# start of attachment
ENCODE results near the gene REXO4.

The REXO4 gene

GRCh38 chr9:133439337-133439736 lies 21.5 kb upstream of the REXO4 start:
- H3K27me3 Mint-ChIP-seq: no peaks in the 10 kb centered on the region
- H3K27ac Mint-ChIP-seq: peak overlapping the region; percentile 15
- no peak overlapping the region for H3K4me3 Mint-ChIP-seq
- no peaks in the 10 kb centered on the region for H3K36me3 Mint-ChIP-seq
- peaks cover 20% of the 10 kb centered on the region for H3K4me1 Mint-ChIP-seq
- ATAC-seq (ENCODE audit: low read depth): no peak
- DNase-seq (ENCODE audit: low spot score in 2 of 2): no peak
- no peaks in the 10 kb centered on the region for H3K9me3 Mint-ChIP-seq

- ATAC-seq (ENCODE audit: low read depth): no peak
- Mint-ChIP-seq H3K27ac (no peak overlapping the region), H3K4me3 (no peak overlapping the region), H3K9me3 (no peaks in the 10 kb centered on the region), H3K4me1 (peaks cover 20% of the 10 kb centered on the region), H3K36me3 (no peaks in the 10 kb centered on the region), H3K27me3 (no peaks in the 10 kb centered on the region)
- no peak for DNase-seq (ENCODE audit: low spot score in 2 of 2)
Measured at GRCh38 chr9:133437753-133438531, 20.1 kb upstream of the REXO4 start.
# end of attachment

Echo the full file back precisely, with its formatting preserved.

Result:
ENCODE results near the gene REXO4.

The REXO4 gene

GRCh38 chr9:133439337-133439736 lies 21.5 kb upstream of the REXO4 start:
- H3K27me3 Mint-ChIP-seq: no peaks in the 10 kb centered on the region
- H3K27ac Mint-ChIP-seq: peak overlapping the region; percentile 15
- no peak overlapping the region for H3K4me3 Mint-ChIP-seq
- no peaks in the 10 kb centered on the region for H3K36me3 Mint-ChIP-seq
- peaks cover 20% of the 10 kb centered on the region for H3K4me1 Mint-ChIP-seq
- ATAC-seq (ENCODE audit: low read depth): no peak
- DNase-seq (ENCODE audit: low spot score in 2 of 2): no peak
- no peaks in the 10 kb centered on the region for H3K9me3 Mint-ChIP-seq

- ATAC-seq (ENCODE audit: low read depth): no peak
- Mint-ChIP-seq H3K27ac (no peak overlapping the region), H3K4me3 (no peak overlapping the region), H3K9me3 (no peaks in the 10 kb centered on the region), H3K4me1 (peaks cover 20% of the 10 kb centered on the region), H3K36me3 (no peaks in the 10 kb centered on the region), H3K27me3 (no peaks in the 10 kb centered on the region)
- no peak for DNase-seq (ENCODE audit: low spot score in 2 of 2)
Measured at GRCh38 chr9:133437753-133438531, 20.1 kb upstream of the REXO4 start.